If you stare at something for more than a glance, priorities will shift. You start to rely on it. Attaching meaning to something just out of the sheer force of intimacy is natural. I began to sympathize with people who saw the Virgin Mary on a piece of burnt toast. All of us discover something because we need something. Seek, and you shall find.

How many times have we done this in our lives? The world is full of relationships that survive solely on sustained proximity. You wake up, stare at the person next to you, and think, “well, I guess this is the goal.” Or you make plans with friends you don’t even like all that much because success as an adult is “social connection.” We set metrics for victory based on relative worth.

I ran a race a month ago where I set an arbitrary goal. I missed that goal by 1.3 seconds. What a sliver of nothingness! A microscopic penumbra! In a world of KPIs and OKRs, we set ourselves up for a binary existence: winner/loser, failure/success, good/bad. I know you’ve got spreadsheets of KPIs at your job that determine the value of your work because I have them too. And I don’t know whether I’m setting them based on the values I hold close or someone else’s values I absorbed along the way. Have you ever run in the rain? Over time, you can’t tell whether you’re soaked from sweat or you are soaked from the rain. It all muddies together. Regardless, you’re still wet.

The worst thing about arbitrary KPIs is that one missed target can ruin everything. My front yard is a gorgeous, untamed mess of wildflowers and greenery. I can’t take credit for it because I’m a renter. I love that every spring, a new flower surprises me. This year, a single creamy rose appeared. Last year, some vibrant, fiery orange tulips. But this year, there’s also a giant bald spot — some unidentified weeds are choking the growth underneath the dirt. From a ground cover measurement, my yard is about 80% beautiful and 20% ruined. That’s still a passing grade. And yet every time I come home, I stare at that stupid patch of wasted potential and feel sad.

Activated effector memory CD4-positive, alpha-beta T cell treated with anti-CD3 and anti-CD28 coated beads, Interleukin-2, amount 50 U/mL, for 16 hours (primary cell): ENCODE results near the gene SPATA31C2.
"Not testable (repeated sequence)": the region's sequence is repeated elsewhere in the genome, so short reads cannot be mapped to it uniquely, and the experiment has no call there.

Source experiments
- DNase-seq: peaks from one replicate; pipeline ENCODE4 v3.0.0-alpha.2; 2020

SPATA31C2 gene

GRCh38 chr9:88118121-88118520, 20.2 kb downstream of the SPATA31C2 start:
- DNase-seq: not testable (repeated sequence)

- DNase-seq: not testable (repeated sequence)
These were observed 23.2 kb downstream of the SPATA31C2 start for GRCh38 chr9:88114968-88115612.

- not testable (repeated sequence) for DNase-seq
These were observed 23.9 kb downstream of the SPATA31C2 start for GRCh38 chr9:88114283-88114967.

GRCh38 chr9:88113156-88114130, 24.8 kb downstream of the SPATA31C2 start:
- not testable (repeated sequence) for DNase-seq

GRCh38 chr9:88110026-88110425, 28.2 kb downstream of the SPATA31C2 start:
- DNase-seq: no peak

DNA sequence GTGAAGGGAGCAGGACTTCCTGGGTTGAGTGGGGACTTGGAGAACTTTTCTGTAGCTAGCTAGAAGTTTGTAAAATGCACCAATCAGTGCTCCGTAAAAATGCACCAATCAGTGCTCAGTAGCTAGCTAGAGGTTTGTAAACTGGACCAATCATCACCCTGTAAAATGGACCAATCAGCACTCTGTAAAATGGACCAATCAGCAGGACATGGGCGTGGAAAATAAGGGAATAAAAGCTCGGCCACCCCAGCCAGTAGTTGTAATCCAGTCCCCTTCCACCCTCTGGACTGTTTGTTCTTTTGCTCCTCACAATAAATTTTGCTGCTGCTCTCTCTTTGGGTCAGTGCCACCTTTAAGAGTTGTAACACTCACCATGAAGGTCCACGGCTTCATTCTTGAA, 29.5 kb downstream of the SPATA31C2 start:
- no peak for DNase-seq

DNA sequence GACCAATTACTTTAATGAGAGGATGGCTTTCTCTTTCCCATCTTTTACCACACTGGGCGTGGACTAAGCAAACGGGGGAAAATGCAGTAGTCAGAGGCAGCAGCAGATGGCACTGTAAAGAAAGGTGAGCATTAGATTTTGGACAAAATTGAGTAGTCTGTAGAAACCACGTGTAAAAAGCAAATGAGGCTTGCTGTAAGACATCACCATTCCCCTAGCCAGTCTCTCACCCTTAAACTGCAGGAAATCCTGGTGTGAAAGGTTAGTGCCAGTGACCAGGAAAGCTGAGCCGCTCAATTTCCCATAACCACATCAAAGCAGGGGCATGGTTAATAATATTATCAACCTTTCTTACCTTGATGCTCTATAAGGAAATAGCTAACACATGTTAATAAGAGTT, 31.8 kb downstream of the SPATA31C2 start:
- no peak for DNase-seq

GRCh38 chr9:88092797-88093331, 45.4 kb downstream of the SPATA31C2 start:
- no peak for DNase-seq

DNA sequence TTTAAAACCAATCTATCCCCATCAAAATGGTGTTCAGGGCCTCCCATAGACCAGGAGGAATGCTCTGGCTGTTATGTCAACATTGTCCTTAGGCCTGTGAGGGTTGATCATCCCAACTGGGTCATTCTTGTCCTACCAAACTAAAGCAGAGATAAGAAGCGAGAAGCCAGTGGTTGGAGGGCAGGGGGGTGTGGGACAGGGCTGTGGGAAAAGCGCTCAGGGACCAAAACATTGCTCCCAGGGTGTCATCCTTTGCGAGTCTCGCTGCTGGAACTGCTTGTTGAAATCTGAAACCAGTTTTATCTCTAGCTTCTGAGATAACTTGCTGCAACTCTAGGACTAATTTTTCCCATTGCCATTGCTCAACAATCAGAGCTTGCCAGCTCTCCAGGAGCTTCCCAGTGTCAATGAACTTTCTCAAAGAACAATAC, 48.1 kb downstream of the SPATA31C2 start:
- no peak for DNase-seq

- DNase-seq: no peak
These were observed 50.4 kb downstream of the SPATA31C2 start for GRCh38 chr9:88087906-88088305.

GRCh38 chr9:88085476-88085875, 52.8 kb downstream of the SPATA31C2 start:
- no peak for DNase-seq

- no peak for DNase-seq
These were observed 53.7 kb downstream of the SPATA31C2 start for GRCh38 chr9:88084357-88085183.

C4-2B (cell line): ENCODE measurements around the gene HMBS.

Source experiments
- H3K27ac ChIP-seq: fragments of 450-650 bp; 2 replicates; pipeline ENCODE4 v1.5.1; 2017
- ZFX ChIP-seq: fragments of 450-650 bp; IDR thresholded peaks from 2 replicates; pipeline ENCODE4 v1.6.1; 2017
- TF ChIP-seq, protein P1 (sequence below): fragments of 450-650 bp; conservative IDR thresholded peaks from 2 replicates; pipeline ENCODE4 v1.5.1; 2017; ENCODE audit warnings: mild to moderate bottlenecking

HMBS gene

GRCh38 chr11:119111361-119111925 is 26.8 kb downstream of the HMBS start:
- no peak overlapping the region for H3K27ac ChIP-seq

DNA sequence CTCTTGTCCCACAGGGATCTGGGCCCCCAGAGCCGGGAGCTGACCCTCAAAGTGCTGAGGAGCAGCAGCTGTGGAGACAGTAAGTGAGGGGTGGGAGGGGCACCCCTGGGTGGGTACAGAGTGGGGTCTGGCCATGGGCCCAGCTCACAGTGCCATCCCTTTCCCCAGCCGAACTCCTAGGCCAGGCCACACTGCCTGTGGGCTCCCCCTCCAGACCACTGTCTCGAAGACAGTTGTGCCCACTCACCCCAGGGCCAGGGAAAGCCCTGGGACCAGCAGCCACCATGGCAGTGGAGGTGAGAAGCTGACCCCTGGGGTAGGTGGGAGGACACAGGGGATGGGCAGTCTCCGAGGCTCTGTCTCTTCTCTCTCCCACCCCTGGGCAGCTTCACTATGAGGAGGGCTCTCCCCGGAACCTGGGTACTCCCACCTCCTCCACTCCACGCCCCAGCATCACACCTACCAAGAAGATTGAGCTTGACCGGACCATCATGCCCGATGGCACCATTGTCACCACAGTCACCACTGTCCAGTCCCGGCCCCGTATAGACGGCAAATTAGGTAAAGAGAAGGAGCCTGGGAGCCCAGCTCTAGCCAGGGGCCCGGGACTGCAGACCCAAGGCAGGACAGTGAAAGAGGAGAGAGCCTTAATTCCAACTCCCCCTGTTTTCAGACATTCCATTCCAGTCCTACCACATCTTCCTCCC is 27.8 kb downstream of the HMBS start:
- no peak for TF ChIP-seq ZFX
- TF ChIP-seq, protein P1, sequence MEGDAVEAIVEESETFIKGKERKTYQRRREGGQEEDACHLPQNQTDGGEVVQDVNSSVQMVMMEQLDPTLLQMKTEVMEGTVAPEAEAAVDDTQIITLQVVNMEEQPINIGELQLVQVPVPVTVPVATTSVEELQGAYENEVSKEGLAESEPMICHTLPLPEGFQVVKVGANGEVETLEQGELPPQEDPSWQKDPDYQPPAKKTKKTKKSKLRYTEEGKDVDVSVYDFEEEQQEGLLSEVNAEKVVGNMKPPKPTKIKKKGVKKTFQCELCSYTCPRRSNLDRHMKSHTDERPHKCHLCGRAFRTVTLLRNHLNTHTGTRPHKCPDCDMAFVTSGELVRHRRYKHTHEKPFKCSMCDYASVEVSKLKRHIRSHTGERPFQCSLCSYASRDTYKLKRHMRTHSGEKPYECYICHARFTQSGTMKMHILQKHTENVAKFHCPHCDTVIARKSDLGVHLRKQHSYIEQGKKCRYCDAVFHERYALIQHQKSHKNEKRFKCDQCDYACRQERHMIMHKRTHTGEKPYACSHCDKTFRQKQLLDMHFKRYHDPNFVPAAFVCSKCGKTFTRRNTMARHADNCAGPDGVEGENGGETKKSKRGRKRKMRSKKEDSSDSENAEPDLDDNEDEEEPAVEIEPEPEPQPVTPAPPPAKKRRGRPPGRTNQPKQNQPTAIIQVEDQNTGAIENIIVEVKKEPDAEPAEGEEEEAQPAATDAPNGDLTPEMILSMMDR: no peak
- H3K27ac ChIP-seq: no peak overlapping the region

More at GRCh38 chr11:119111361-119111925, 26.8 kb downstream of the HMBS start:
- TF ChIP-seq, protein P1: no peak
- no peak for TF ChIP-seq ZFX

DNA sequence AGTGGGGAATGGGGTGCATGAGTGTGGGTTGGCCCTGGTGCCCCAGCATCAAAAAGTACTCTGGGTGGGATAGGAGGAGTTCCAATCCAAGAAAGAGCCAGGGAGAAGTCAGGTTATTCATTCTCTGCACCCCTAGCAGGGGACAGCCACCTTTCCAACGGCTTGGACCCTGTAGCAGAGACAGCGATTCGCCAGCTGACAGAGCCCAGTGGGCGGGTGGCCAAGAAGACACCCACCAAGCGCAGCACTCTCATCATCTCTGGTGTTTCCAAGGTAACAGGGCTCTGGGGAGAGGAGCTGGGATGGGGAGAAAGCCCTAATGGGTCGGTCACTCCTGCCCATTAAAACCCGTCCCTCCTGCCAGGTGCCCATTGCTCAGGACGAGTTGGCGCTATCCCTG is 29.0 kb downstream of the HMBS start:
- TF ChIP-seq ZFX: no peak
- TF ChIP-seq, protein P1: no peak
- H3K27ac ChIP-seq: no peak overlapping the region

This week, I looked back at my personal life KPIs for the year. Yes, I developed SMART Goals for 2023. No, this should not surprise you.

If I graded in the binary, my five big goals would be (so far):

According to Goodreads, I’m also 3 books behind schedule for my 2023 reading goal.

To make matters worse, how I wrote my top five goals means that it will be nearly impossible to “pass,” given how much time has already gone by for the year. So, basically, I’m a loser.

Unless, of course, I decided to rewrite the goals and shift my criteria.

In all of our spaces — work, life, love — we have infinite opportunities to redefine success. It’s MORE than OK to say, “hmm, what I thought I knew/felt/believed is not what I know/feel/believe today.” Take my first SMART goal for 2023: “I will write for myself 25 minutes per day.” I have not kept that up. This goal was set with the criteria of productivity, discipline, and rigor. But what if I don’t want to live with those values (which are good ones) at the center of my daily decision-making in this season? Right now, I need grace and space — the grace to change my mind given my circumstances and the space to create when I feel inspired.